LORAIN — Stephanie Rivera has been living in Lorain since last week and while she said likes it so far, it’s an adjustment from her hometown of Ponce in Puerto Rico with colder temperatures and a language barrier.
While she and her brother’s family have come to live with her aunt in Ohio, her parents still are in Puerto Rico and are likely to join them soon. In the meantime, she’s looking to learn English and enter the workforce as soon as possible.
“When I was at home, I worked in customer service for a pool maintenance company,” she said through a translator, Suzette Sanchez. “So that’s really all that’s on my resume right now, but I was working toward a degree in optical science and I’d like to finish that here if I can.”
Rivera said she wants to make glasses for people and eventually marry her boyfriend but because they have a lack of financial stability right now, it’s just not possible.
“We don’t want to be living off the government,” she said. “We want to be established here and have jobs before we start a family and everything.”
Rivera said one of the main hindrances to that is a lack of transportation. With few public transportation options in Lorain County, a motor vehicle is practically a necessity to getting to and from a job.
El Centro de Servicios Sociales is helping Rivera and more than 500 people to acclimate to the county, to garner English-speaking skills and to gain employment since Hurricane Maria ravaged the island six months ago today and while she’s one of the most recent transplants, it certainly doesn’t mean she’s the last.
El Centro Executive Director Victor Leandry said at a news conference Monday as more families stabilize in Lorain, more of their relatives from the island will come to join them and to prepare for new residents, they’ve been collaborating with agencies across the county, including the Lorain County Commissioners, the Lorain County Mental Health Board and the Lorain school district as well as Lorain County Community College.
“Even though this has changed in a very dramatic way the lives of those in Puerto Rico, it has also changed the landscapes of all the other Puerto Rican communities here in the United States,” he said. “We are really seeing the impact of the new families that are arriving so we wanted to educate the community on the work that has been done in collaboration with many other organizations. Even though we continue to help families stabilize, we know the struggle is still there. It is difficult.”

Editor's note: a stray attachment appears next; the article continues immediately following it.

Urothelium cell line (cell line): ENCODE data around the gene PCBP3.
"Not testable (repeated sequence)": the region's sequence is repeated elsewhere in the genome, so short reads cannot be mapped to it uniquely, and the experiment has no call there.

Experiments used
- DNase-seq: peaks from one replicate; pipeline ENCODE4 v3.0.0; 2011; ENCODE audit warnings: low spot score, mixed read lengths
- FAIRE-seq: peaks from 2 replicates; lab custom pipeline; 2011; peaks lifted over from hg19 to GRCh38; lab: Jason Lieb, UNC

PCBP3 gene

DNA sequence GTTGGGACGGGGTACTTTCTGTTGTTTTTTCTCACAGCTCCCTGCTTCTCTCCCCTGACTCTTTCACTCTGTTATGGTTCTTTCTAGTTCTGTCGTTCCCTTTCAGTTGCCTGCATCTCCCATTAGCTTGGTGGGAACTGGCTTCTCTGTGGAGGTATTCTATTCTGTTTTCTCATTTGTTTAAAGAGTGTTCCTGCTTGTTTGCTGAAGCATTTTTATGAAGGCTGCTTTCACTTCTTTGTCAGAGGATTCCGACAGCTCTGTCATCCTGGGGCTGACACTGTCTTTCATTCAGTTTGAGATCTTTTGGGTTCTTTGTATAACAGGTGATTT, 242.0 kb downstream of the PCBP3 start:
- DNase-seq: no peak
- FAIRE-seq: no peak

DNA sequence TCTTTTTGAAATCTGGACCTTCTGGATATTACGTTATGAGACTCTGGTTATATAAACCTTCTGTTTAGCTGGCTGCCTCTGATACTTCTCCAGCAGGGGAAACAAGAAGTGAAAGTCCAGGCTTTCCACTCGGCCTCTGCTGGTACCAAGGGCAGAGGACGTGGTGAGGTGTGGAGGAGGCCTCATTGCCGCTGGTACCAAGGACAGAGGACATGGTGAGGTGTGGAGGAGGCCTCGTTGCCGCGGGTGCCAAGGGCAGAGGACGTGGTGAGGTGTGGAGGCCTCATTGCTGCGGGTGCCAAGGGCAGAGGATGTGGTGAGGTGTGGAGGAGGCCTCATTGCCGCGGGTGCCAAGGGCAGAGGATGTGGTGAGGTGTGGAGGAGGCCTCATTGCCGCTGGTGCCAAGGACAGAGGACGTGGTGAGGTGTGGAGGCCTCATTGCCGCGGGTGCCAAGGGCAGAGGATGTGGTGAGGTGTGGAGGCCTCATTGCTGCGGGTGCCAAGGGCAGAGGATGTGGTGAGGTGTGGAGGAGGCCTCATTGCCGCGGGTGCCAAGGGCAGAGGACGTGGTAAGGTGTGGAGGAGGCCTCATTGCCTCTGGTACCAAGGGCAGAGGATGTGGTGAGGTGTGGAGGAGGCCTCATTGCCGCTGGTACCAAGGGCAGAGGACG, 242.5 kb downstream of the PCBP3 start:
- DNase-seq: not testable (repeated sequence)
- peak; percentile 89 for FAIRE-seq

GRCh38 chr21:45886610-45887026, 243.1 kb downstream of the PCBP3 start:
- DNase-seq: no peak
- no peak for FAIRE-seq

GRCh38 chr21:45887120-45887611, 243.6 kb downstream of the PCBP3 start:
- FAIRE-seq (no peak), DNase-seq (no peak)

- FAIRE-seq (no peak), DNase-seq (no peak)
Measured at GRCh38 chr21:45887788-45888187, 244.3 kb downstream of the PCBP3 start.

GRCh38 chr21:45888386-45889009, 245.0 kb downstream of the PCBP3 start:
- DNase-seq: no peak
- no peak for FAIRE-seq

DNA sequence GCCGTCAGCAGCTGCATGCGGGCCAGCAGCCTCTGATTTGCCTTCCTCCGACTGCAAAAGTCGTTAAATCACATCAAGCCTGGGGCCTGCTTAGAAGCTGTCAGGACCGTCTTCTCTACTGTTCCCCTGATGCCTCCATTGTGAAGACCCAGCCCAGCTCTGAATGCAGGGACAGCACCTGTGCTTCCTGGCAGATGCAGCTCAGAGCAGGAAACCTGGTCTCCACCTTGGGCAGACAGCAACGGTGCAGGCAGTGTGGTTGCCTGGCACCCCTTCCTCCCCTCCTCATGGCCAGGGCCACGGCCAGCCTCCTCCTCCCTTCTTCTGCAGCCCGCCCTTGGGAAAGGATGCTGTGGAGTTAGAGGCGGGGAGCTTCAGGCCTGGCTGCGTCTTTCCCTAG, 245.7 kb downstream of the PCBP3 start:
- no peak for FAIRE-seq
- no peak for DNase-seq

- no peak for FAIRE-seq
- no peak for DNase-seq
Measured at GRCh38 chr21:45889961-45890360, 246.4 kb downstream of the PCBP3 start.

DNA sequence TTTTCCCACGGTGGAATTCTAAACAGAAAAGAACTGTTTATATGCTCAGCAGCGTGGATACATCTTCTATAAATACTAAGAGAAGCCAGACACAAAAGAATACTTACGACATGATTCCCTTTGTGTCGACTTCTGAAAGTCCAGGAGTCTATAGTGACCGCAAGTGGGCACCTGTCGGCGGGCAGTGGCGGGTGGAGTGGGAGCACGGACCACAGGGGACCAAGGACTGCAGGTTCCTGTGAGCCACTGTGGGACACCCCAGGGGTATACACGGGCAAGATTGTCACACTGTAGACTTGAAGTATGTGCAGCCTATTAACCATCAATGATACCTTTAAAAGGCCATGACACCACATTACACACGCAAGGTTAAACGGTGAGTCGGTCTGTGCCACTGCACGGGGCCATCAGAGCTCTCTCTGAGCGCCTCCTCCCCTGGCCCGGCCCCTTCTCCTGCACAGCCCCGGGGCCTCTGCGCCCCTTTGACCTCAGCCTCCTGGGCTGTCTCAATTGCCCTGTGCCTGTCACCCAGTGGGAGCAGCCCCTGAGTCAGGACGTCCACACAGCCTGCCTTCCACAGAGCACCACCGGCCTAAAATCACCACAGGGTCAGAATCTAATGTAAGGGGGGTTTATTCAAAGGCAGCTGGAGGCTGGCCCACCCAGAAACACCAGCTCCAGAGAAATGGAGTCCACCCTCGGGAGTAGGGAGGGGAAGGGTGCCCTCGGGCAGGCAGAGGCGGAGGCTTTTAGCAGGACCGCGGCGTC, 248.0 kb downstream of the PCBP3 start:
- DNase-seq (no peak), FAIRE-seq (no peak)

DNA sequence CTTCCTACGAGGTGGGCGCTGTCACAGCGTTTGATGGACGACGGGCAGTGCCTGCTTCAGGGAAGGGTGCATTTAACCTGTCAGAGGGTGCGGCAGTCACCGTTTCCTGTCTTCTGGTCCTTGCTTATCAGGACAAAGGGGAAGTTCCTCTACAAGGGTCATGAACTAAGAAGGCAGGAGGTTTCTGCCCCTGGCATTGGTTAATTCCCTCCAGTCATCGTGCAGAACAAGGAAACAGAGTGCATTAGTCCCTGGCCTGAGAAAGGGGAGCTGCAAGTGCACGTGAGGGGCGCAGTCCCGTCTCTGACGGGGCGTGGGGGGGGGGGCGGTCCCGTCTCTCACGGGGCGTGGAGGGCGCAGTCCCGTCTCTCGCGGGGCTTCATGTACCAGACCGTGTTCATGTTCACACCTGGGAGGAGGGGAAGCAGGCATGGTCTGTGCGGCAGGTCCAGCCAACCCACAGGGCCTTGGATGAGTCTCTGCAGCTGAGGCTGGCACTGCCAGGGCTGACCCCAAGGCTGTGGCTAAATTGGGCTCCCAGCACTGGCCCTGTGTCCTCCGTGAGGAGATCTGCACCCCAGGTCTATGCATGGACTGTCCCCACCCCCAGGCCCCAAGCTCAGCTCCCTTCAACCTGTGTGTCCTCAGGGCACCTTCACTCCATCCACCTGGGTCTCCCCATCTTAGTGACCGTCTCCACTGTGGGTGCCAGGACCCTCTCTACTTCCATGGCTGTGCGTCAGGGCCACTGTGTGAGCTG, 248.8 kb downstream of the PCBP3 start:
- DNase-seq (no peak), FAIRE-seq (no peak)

Commissioner Matt Lundy said he’s often heard to expect the unexpected, but Hurricane Maria and its aftermath caused him to think “how do you respond when the unexpected surfaces?”
“I reached out to Victor to see how the county commissioners could help and we both agreed that we needed to mobilize the community because the need was great. We formed a transition team,” he said. “We want our American brothers and sisters to know that we welcome you and we stand ready to help you.”
Lundy said with Lorain County being home to Lorain, “The International City,” he is proud of the thousands of Puerto Rican families who choose to call the area home.
“We are here to help you start a new life,” he said.
Lorain County Workforce Development Director Mike Longo said the agency wants to connect Lorain’s newest residents to workforce services as there are employers in the area who are interested in helping, and he wants to help “prepare people to be better prepared for those opportunities.”
“We have also worked closely with the local Job and Family Services in offering conversational English classes that would be in addition to the English as a Second Language classes Lorain County Community College offers to assist you in becoming more comfortable speaking the language,” he said.
Lorain County Mental Health Board Executive Director Kathleen Kern said her agency does fund interpreters for Spanish-speaking residents so during the stressful time of transitioning they can get the help they might need.
School district CEO David Hardy said going into the next school year, he wants to find ways to better provide educational services for Lorain students, starting at the pre-K level with bilingual preschool classrooms in addition to adding more ESL-trained teachers.
The Rev. Bill Thedan said the Latino-based Roman Catholic church in south Lorain will be hosting an event April 8 that aims at providing services to recently relocated residents, who don’t have to be of the Catholic faith to attend.
“It was the result of realizing that there are families that need connected so it’s a dinner and lots of services will be provided — haircuts, practical things — and other things like support and entertainment for the kids, some medical connections. We’re trying to welcome them to the community,” Thedan said.
Leandry said while the community has made great strides in the six months since Maria hit, there’s still a lot of ground to cover and there’s still new challenges.
“I’m so proud, though, to be the director of El Centro because of the support we have in this community,” he said. “Even though we have so many challenges here, the support for the community is going to make a difference. When you have this many people come together, it’s a great example of how we can come together.”
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